Lack of transparency, unjustified fees and a lack of responsibility for the negative consequence of their advice are the main gripes felt by Middle Eastern clients when dealing with wealth managers in the region, according to a new study.
One of the common themes highlighted in the report by Qatar Financial Centre Authority and Campden Wealth was transparency in relation to fees, Andrei Postelnicu, director of research at wealth management consultancy firm Campden Wealth.
“75 percent of research participants said that private bankers failed to provide enough transparency and clarity regarding the structure of their fees. A constant theme throughout the investigations was that fees were not discussed transparently enough at the beginning of a client/adviser relationship and that additional fees mysteriously appeared at various stages down the road,” the study said.
The vast majority (86 percent) of the respondents said that no responsibility was taken by their bankers for the negative consequences of their opinions and decisions, and 80 percent felt that private banks and wealth managers were not offering enough information about their performance.
“The aftermath of the crisis has found private wealth owners to be very sceptical of everything they have been told by financial services providers. They feel that bankers don’t take responsibility for the advice they have given and for the consequences of their advice, they feel that they don’t have enough information of the performance, even if it’s good or bad or indifferent, and they don’t feel the fees they have been charged are justifiable, they don’t even know how they are calculated,” said Postelnicu.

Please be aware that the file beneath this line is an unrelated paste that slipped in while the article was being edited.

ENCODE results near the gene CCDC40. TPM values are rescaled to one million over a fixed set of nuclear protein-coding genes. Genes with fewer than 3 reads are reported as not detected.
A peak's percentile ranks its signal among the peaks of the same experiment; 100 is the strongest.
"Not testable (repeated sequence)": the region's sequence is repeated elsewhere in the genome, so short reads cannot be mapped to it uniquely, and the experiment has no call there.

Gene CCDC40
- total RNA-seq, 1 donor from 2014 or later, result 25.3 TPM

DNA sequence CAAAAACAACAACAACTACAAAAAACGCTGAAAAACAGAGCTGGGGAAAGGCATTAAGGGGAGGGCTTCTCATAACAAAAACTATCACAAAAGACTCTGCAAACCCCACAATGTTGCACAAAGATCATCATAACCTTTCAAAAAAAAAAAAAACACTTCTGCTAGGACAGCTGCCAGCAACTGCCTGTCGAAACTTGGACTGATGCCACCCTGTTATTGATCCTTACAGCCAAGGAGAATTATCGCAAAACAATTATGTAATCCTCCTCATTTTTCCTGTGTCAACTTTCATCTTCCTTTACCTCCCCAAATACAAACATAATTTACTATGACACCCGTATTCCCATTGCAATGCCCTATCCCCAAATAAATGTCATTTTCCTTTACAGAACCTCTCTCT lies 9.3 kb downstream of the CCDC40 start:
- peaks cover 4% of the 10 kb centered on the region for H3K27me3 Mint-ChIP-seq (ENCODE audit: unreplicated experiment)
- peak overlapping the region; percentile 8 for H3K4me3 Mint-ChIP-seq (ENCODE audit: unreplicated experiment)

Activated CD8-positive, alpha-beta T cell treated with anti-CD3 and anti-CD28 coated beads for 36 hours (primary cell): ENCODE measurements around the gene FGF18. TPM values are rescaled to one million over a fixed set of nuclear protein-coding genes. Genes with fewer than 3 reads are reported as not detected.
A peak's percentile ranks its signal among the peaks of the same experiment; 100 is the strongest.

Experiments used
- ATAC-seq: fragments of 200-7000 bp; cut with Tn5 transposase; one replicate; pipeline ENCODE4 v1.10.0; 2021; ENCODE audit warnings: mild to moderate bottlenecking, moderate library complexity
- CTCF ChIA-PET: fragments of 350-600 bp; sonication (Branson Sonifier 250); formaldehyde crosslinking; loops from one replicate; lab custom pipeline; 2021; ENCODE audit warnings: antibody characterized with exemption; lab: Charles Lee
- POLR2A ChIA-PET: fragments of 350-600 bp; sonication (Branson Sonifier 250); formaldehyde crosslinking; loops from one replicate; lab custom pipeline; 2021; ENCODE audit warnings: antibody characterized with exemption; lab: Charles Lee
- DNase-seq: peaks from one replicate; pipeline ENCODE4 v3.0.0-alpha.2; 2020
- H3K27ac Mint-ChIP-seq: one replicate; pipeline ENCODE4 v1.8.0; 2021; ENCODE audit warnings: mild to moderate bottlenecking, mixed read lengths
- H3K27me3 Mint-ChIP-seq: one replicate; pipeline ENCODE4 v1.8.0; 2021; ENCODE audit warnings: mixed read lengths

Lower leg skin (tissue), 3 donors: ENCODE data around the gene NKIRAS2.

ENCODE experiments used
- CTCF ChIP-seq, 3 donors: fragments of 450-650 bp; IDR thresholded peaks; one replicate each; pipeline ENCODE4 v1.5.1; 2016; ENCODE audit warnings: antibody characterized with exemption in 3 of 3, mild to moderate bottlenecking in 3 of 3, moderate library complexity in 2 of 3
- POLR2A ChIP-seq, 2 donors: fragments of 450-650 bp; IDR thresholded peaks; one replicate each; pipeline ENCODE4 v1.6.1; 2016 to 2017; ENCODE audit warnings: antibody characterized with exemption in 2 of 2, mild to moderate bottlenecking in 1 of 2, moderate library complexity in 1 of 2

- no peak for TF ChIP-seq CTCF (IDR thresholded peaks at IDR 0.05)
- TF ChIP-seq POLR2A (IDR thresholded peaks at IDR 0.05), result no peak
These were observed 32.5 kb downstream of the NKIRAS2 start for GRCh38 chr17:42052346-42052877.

As a possible consequence of the apparent dissatisfaction towards wealth-management, almost three-quarters of the respondents (74 percent) said they wanted to have a bigger role in the decision-making process regarding their investments.
The study surveyed 47 private wealth owners as part of the research, which was conducted via interviews throughout the region focusing on the GCC economies.
“A significant portion of respondents in the Middle East described the same relationship (with their bankers or wealth managers) as either adequate or poor. When invited to elaborate on their answers, participants said that they received off-the-shelf products and ‘nothing creative’,” the study found.
The study found the Gulf is home to over 100,000 millionaires, with over 3,000 holding more than $30m in investable assets.
The UAE topped the list for high net worth individuals (HNWIs) in the GCC with 53,800 dollar millionaires. In terms of the super rich, Saudi Arabia was the best performer and was home to nearly half (1,225) of the HNWIs holding more than $30m in investable assets.
The number of wealthy individuals in the region is estimated to have grown by between five and six percent per year since 2011, according to the research.
Saudi Arabia counts 23,200 HNWIs and 1,225 super rich, the UAE had 53,800 rich and 775 ultra rich individuals, Qatar was home to 4,160 HNWIs and 290 super rich and Kuwait accounted for 13,600 HNWIs and 720 super rich.